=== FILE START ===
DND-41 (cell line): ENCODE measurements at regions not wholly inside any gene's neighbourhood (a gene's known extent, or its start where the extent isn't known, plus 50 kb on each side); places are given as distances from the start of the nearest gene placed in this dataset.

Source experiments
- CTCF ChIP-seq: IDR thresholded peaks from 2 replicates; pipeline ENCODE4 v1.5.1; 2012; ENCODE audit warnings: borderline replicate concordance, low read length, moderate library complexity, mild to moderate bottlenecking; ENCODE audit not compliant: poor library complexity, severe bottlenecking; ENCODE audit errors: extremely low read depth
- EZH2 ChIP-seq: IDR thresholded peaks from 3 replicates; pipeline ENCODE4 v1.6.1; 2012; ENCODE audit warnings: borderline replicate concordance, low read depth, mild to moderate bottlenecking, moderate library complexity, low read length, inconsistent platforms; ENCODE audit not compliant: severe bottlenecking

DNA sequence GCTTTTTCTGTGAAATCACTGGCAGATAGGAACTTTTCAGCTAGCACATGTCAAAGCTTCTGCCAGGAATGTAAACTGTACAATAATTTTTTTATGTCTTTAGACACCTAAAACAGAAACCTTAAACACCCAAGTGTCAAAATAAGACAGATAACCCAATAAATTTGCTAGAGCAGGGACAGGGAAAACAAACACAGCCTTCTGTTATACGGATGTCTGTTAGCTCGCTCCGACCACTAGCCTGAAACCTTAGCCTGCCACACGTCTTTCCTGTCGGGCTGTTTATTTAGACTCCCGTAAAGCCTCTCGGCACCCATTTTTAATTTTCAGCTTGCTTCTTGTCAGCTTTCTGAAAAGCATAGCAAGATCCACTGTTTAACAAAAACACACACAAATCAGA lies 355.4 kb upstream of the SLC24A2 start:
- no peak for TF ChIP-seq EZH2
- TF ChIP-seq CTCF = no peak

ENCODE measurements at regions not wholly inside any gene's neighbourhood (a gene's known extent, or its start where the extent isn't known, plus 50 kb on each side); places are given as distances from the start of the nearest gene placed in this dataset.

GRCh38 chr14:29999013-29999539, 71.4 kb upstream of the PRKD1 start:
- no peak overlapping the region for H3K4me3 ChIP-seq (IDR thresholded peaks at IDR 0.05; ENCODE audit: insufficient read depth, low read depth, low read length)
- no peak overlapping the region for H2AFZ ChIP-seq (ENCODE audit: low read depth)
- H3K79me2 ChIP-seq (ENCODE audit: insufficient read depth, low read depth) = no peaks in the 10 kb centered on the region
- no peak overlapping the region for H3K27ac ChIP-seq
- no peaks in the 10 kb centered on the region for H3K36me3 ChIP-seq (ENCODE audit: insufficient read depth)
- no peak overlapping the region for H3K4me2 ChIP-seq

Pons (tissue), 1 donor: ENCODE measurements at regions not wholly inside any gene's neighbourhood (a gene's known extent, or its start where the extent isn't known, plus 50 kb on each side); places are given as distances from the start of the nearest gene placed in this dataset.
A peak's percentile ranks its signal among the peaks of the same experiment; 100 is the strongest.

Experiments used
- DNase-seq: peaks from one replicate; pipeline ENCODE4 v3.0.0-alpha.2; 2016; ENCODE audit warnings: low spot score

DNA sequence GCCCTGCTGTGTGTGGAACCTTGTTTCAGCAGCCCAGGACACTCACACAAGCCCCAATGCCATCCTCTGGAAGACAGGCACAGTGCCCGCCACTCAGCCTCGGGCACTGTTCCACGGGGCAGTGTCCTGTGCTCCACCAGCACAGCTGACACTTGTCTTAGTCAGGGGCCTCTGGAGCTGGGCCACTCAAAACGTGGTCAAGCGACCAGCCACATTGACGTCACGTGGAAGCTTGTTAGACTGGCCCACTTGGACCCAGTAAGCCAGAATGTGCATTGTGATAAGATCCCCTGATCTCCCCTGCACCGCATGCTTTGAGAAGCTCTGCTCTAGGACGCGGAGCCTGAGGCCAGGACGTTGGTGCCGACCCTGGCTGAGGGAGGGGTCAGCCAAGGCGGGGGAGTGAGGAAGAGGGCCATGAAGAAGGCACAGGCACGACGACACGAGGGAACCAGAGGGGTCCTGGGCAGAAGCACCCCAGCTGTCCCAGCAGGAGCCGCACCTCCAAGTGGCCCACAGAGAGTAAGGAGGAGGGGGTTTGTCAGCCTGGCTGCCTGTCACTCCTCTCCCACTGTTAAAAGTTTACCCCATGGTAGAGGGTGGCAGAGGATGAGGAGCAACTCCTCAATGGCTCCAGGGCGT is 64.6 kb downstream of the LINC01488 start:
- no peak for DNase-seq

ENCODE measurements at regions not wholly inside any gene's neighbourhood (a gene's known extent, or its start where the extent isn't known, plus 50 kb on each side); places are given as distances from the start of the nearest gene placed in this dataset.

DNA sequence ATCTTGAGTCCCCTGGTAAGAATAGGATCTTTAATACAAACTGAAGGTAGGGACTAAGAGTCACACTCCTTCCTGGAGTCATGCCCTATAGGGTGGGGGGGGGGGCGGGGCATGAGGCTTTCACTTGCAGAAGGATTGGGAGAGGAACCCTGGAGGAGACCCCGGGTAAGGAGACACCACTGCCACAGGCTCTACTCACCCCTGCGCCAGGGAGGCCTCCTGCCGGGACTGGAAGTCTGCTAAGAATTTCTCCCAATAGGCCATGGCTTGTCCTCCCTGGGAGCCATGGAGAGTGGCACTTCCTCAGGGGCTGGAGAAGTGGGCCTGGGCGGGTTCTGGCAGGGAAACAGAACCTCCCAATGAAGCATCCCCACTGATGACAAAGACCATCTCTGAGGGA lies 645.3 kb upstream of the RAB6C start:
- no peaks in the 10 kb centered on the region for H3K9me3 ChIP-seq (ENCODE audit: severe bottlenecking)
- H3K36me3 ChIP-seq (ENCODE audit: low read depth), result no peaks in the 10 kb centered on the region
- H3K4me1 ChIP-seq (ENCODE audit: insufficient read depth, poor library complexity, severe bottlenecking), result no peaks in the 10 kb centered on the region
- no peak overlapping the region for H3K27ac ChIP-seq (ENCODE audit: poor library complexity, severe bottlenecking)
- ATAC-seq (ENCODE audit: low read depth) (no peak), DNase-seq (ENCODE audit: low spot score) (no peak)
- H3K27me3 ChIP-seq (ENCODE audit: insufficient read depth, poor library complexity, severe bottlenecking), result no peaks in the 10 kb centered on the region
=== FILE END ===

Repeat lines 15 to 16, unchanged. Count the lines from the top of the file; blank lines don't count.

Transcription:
- no peak overlapping the region for H3K4me2 ChIP-seq

Pons (tissue), 1 donor: ENCODE measurements at regions not wholly inside any gene's neighbourhood (a gene's known extent, or its start where the extent isn't known, plus 50 kb on each side); places are given as distances from the start of the nearest gene placed in this dataset.